3.   Dress in the same attire as a typical customer. If it’s cold outside, put on a winter coat. If customers shop with children, take a cart or a stroller and diaper bag with you. It’s also a good idea to do this exercise while in a wheelchair or driving a motorized scooter.
 
4.   Don’t just put on your coat and walk out the door, hop in your car and drive down the street.  Re-enter your parking lot and drive by your store from all directions so you can see what it looks like from different perspectives.

5.  Carry a notepad and make a list of things you need to do; you can prioritize your list later and make changes as necessary. You might even want to ask an associate or a customer to do the same exercise – you can compare notes later.
 
6.   Take a look around: Do your walls need a fresh coat of paint? Does your choice of interior décor colors flatter your product? Do you have large display props that take away from the ambiance of your store?
7.   Do your fixtures help sell product? Fixtures are meant to disappear so the product can shine. Eliminate any fixtures that form a barrier that limits a shopper’s view into or through the store. A good rule to follow is to place lower fixtures towards the front of the store, and taller fixtures towards the back. This gives shoppers a good line of sight throughout the sales floor.
 
8.   Take a look at your lighting. Shoppers in their 60s we need three times the amount of light to see as well as they did in their 20s. If you have Baby Boomer customers, and your lighting is bad, there’s a good change they cannot see your merchandise clearly. Check for burned out bulbs and areas that may require additional lighting.
 
9.   Do displays need to be restocked? Does product need to be fluffed? Does each display tell a story? And most importantly, are they selling product?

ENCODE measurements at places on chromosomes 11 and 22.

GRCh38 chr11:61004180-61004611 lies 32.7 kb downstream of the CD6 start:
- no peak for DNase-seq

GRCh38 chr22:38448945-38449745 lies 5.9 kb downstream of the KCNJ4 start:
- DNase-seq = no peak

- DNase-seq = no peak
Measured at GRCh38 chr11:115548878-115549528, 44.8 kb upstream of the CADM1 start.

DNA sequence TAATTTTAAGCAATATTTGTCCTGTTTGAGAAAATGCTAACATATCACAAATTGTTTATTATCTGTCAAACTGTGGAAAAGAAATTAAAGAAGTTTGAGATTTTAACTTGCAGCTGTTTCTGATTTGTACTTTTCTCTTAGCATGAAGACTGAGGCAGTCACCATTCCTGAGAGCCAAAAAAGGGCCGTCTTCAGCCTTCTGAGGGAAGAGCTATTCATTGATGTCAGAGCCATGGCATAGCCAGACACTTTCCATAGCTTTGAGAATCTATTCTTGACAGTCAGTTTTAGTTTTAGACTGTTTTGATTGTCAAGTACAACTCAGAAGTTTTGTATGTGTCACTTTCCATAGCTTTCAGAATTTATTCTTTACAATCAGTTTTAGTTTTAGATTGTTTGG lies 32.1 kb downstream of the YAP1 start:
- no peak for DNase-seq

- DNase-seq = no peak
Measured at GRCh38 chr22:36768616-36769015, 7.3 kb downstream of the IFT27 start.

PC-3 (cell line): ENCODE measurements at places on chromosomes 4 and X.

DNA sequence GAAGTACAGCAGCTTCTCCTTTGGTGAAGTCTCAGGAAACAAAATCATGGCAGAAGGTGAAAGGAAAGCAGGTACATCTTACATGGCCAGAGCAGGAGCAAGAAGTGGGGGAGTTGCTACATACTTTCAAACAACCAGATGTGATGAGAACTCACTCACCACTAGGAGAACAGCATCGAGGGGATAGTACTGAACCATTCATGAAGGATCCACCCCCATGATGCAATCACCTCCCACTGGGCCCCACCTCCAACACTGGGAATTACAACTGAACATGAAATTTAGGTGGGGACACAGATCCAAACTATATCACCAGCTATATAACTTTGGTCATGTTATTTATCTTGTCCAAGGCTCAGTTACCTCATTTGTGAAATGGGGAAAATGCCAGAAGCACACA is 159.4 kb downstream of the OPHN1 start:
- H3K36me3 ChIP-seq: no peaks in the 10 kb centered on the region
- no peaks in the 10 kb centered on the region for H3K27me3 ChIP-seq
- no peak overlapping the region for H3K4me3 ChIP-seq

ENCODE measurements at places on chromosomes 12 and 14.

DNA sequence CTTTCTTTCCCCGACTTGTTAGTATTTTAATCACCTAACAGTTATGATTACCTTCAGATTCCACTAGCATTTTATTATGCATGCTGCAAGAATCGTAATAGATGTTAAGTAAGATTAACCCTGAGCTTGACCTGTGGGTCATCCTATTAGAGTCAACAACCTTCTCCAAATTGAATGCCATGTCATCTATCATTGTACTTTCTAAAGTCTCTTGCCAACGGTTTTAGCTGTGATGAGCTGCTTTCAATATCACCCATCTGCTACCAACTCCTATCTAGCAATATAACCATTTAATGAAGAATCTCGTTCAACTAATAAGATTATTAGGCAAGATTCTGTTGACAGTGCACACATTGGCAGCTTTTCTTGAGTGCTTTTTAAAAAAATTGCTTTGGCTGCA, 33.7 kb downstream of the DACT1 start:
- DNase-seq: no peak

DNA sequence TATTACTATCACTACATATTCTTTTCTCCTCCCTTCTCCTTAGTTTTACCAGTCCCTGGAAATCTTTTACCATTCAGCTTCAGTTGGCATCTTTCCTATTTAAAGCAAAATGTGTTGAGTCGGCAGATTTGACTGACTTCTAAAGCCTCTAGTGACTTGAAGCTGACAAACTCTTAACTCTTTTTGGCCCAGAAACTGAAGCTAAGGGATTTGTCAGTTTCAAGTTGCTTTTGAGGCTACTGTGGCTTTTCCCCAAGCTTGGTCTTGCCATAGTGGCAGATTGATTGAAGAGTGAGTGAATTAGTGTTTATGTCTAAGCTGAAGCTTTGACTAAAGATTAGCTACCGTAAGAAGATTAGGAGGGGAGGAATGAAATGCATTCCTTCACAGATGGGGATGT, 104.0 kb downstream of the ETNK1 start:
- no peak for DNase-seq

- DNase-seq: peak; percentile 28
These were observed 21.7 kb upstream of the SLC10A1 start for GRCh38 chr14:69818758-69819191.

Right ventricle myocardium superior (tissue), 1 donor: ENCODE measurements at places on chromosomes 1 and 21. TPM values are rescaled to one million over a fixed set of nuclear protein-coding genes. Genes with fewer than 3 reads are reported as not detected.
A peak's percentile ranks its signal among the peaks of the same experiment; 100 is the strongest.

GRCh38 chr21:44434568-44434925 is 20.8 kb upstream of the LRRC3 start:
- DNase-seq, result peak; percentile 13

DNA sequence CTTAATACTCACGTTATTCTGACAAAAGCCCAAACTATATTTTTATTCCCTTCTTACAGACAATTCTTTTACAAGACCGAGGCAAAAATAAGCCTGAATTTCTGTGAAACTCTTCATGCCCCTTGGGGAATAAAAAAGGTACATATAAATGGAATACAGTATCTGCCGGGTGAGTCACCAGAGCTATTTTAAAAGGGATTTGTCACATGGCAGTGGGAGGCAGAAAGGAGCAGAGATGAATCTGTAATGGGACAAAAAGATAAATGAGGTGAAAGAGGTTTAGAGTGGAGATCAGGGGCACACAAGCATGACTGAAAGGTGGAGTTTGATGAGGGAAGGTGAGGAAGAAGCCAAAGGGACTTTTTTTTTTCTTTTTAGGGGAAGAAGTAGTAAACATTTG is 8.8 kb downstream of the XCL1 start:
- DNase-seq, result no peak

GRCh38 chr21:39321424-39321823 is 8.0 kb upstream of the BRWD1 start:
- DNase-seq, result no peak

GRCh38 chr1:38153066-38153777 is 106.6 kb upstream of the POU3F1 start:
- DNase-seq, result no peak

10.  Check your cashwrap to make sure it does the following:
  • Give customers ample space to comfortably complete their transaction.
  • Have an interesting display behind it so customers continue to think about product while waiting to check out.
  • Policy signing should be inviting, polite and positive. Remove any sign that screams “NO!” and replace it with a friendlier worded sign.
  • Place high margin, low priced impulse items at the cashwrap to encourage add-on sales. Rotate this product weekly.
11.  Review your in-store signing so it positively reflects the style and personality of your store. Can customers easily read your signs? Are there old signs that need to be removed or handwritten signs taped to fixtures that need to be redone and placed in sign holders?
 
12.  After completing this exercise take photos of your sales floor with your cellphone or camera. A camera sees what you miss - it has no personal investment in what it sees; it only sees what is in front of it. That’s why you sometimes look at your sales floor and think, “It doesn’t look that bad!” until you take a photo. The camera doesn’t lie.
 
Remember that perception becomes reality; if you do not control how your store is perceived, it just might get away from you. Customers will create their own perception and you might not like the one they choose. Your daily diligence will help ensure that customers see your store as you want them to see it. That alone is worth the time it takes to do both of these exercises.

 
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Rich Kizer & Georganne Bender are professional speakers, retail strategists, authors and consultants whose client list reads like a “Who’s Who” in business. Companies internationally depend upon them for timely advice on consumers and the changing retail market place. KIZER & BENDER’s observations are widely featured in national newspapers, national and international industry and consumer publications, and on radio and television programs across the U.S. You can learn more at www.KizerandBender.com.